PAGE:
Commentary Magazine


Contentions

America’s Civic Test

The budget that Representative Paul Ryan will unveil tomorrow will be unprecedented in its scope, its reach, and its structural reforms. He, along with his House colleagues, will have passed the test for political courage. Rather than avoiding entitlements, House Republicans take them on directly–including the main cause of our fiscal crisis, Medicare. All told, Ryan will propose cuts greater than $4 trillion from federal spending over the next decade.

Now comes a civic test of sorts. What will be the American public’s reaction to the plan that Ryan presents? Will they rally behind it, or rebel against it?

It’s hard to know. Perhaps we find ourselves in a new political moment, in which reforms and cuts that were once unthinkable can now be advocated without danger of self-immolation. On the other hand, it may be that what Ryan will propose goes beyond what the public is willing to accept. What is reasonable to conclude, I think, is that if the public continues to resist reforms to entitlements—either because of ignorance, demagoguery, or selfishness—we will experience, sooner than we think, the kind of “domestic convulsion” the founders warned about (and which Europeans are now experiencing). Demography and mathematics make that inevitable.

The greatest political thinkers of the 18th and 19th centuries were quite realistic about human nature. They based self-government on modest rather than heroic virtues. They understood that people acted most often not out of altruism but self-interest. But it was self-interest “properly understood,” in the words of Tocqueville–meaning self-interest that was, especially at key moments, enlightened and public-spirited rather than narrow and selfish.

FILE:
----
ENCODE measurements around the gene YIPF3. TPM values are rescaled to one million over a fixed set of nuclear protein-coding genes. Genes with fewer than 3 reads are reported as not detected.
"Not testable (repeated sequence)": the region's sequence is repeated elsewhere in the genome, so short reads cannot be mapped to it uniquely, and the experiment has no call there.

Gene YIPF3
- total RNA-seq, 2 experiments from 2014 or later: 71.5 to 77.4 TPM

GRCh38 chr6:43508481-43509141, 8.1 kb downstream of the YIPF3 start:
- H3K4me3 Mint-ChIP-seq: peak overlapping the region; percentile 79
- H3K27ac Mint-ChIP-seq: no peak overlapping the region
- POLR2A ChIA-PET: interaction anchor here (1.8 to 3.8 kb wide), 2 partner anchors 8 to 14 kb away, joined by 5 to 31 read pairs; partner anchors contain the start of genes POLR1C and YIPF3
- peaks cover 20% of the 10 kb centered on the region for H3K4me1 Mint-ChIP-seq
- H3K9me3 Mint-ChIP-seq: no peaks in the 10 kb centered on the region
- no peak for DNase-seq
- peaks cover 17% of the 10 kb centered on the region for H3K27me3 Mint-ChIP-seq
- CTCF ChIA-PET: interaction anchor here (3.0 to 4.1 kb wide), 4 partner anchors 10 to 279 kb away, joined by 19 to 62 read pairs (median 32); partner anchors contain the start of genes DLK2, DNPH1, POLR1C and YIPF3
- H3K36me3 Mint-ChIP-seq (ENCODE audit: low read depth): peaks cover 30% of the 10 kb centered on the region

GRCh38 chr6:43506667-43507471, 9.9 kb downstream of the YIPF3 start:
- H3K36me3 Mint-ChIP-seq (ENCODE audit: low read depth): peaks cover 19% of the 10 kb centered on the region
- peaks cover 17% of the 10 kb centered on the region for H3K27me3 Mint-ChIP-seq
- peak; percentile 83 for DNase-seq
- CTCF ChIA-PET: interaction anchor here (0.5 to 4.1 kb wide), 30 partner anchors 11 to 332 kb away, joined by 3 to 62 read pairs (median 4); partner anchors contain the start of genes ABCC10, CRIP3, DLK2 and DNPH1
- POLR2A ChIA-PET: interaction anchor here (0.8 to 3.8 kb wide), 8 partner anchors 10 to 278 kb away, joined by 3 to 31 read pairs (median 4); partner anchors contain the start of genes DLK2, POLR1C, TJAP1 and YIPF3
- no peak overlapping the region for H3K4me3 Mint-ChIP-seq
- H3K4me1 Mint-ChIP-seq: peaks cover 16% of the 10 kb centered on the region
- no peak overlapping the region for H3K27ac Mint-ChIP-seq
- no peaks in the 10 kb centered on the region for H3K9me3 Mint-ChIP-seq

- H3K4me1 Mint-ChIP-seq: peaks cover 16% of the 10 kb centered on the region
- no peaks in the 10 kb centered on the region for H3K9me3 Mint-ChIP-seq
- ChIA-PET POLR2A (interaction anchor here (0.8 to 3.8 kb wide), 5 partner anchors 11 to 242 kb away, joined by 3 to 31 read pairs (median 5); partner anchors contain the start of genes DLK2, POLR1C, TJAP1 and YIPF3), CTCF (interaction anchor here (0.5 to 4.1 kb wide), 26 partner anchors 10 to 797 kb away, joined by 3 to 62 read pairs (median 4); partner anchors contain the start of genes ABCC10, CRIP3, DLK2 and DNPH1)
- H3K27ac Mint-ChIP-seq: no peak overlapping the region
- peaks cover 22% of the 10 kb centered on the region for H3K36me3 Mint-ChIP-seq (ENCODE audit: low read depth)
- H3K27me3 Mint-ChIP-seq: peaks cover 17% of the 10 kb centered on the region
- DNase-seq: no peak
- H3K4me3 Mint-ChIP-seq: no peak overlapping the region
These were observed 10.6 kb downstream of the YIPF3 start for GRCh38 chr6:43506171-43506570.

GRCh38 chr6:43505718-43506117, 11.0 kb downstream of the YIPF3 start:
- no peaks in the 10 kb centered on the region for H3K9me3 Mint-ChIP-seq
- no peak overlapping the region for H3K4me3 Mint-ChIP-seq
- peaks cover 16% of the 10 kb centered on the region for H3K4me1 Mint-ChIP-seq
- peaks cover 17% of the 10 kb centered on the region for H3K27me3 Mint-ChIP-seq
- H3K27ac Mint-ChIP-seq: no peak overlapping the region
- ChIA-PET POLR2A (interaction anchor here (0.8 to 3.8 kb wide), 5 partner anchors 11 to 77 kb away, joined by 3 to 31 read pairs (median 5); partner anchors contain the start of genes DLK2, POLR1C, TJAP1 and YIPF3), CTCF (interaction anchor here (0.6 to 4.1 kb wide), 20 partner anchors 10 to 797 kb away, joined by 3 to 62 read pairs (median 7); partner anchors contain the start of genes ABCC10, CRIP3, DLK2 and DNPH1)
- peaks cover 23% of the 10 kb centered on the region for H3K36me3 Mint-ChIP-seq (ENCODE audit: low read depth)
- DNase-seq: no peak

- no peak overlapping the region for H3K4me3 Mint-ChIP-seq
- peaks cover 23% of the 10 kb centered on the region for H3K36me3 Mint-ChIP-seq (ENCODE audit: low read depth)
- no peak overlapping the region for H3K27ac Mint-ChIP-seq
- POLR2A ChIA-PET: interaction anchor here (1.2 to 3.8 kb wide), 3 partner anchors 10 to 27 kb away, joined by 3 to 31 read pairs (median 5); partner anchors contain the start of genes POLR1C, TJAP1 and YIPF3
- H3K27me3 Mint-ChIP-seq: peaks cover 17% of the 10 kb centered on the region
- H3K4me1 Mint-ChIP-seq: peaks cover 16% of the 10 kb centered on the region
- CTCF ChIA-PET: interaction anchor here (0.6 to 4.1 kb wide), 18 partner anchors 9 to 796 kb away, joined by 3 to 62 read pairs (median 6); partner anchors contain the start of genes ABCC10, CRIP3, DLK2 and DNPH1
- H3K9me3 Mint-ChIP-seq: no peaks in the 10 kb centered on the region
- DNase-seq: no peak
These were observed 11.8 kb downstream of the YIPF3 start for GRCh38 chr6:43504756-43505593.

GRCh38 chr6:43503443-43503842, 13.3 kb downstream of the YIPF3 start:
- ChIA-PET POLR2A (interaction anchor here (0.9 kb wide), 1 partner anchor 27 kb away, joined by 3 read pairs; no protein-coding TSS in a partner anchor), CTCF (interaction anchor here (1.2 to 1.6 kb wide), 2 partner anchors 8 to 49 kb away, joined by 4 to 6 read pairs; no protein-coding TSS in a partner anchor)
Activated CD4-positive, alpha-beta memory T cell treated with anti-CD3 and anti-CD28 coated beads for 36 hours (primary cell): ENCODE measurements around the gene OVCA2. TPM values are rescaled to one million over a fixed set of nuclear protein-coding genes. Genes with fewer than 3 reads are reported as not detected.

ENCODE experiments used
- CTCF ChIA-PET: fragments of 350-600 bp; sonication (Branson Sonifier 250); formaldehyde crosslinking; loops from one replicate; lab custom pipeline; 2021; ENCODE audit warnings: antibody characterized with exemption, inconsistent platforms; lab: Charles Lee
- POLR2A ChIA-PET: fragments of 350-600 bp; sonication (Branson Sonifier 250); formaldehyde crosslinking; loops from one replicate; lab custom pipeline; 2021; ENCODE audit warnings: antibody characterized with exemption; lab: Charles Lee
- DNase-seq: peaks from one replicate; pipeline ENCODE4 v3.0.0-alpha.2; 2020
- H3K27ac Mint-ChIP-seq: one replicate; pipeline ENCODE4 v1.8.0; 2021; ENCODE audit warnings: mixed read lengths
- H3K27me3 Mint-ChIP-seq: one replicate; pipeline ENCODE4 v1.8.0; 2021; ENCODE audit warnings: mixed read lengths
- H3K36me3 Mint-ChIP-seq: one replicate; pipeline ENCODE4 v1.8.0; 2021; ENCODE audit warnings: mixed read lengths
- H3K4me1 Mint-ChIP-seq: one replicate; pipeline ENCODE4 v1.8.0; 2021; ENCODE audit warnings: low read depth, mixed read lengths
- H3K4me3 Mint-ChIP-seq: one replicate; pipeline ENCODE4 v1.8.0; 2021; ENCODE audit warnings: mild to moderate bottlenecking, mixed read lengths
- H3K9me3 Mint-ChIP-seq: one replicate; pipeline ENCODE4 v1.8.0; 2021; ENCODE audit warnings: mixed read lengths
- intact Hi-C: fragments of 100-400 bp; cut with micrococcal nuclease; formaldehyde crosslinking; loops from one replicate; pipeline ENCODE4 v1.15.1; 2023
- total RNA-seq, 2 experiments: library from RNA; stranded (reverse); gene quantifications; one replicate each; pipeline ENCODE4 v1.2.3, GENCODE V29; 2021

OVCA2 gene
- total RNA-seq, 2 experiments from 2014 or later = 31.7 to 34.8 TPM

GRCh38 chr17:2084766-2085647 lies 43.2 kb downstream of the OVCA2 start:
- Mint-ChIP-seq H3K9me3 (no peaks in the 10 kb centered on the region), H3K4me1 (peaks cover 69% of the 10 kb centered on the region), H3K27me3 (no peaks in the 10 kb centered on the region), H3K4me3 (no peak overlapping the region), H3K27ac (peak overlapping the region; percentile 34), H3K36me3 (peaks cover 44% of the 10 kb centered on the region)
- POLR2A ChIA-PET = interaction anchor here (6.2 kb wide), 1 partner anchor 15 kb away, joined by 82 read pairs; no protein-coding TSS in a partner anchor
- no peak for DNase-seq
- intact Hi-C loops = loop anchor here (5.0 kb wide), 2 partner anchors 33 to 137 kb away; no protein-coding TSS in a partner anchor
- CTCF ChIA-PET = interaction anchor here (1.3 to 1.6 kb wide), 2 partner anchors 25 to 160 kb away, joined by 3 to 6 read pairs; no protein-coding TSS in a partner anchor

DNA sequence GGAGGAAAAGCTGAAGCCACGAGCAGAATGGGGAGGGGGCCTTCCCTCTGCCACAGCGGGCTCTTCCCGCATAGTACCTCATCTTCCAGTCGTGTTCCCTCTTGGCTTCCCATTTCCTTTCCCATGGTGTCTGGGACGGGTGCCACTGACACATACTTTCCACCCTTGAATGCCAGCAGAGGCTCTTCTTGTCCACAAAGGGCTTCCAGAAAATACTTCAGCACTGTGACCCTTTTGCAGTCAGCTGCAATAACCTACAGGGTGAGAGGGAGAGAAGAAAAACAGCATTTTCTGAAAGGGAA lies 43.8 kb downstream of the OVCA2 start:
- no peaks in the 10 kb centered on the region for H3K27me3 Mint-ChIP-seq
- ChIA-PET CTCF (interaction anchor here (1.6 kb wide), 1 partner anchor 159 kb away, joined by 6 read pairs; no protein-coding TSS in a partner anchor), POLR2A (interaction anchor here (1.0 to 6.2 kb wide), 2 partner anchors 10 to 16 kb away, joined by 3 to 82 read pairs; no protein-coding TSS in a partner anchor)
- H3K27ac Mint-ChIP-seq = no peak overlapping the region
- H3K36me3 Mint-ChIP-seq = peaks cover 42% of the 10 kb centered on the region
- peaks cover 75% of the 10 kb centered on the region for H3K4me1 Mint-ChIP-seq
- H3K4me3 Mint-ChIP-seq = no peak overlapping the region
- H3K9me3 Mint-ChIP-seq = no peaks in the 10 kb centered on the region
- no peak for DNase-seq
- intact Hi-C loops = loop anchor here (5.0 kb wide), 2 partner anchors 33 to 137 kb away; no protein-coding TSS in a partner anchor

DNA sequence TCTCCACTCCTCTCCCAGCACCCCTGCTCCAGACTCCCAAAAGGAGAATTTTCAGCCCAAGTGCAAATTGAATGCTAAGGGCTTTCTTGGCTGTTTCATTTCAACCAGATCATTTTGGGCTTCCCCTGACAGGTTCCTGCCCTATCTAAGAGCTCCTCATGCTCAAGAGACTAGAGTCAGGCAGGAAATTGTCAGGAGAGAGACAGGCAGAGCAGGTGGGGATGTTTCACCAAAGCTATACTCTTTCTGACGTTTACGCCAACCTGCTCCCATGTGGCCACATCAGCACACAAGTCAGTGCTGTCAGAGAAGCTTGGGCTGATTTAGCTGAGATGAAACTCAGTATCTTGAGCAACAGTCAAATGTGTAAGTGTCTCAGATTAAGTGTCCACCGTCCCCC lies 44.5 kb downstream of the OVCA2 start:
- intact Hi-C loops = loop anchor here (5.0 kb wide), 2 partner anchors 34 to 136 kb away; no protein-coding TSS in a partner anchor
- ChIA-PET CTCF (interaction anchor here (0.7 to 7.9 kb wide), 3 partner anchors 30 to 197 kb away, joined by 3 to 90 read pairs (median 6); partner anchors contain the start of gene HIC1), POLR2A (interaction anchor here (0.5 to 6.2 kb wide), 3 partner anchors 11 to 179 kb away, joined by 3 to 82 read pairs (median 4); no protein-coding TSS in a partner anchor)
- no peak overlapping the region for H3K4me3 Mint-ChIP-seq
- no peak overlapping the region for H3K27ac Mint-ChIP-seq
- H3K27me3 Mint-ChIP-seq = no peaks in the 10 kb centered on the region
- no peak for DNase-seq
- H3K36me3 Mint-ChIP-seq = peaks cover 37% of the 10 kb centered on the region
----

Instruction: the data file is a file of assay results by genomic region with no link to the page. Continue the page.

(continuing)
“That which is new in the history of societies is to see a great people, warned by its lawgivers that the wheels of government are stopping, turn its attention on itself without haste or fear, sound the depth of the ill . . . and then finally, when the remedy has been indicated, submit to it voluntarily without its costing humanity a single tear or drop of blood”—that’s how Tocqueville put it in Democracy in America.

A great people has been warned by its lawgivers–at least the responsible ones–that the wheels of government are stopping. Will the people embrace what they never have before (entitlement reform)? Will they act with sobriety now in order to forestall enormous damage later?

Those questions should begin to answer themselves very soon.



Join the discussion…

Are you a subscriber? Log in to comment »

Not a subscriber? Join the discussion today, subscribe to Commentary »





Welcome to Commentary Magazine.
We hope you enjoy your visit.
As a visitor to our site, you are allowed 8 free articles this month.
This is your first of 8 free articles.

If you are already a digital subscriber, log in here »

Print subscriber? For free access to the website and iPad, register here »

To subscribe, click here to see our subscription offers »

Please note this is an advertisement skip this ad
Clearly, you have a passion for ideas.
Subscribe today for unlimited digital access to the publication that shapes the minds of the people who shape our world.
Get for just
YOU HAVE READ OF 8 FREE ARTICLES THIS MONTH.
FOR JUST
YOU HAVE READ OF 8 FREE ARTICLES THIS MONTH.
FOR JUST
Welcome to Commentary Magazine.
We hope you enjoy your visit.
As a visitor, you are allowed 8 free articles.
This is your first article.
You have read of 8 free articles this month.
YOU HAVE READ 8 OF 8
FREE ARTICLES THIS MONTH.
for full access to
CommentaryMagazine.com
INCLUDES FULL ACCESS TO:
Digital subscriber?
Print subscriber? Get free access »
Call to subscribe: 1-800-829-6270
You can also subscribe
on your computer at
CommentaryMagazine.com.
LOG IN WITH YOUR
COMMENTARY MAGAZINE ID
Don't have a CommentaryMagazine.com log in?
CREATE A COMMENTARY
LOG IN ID
Enter you email address and password below. A confirmation email will be sent to the email address that you provide.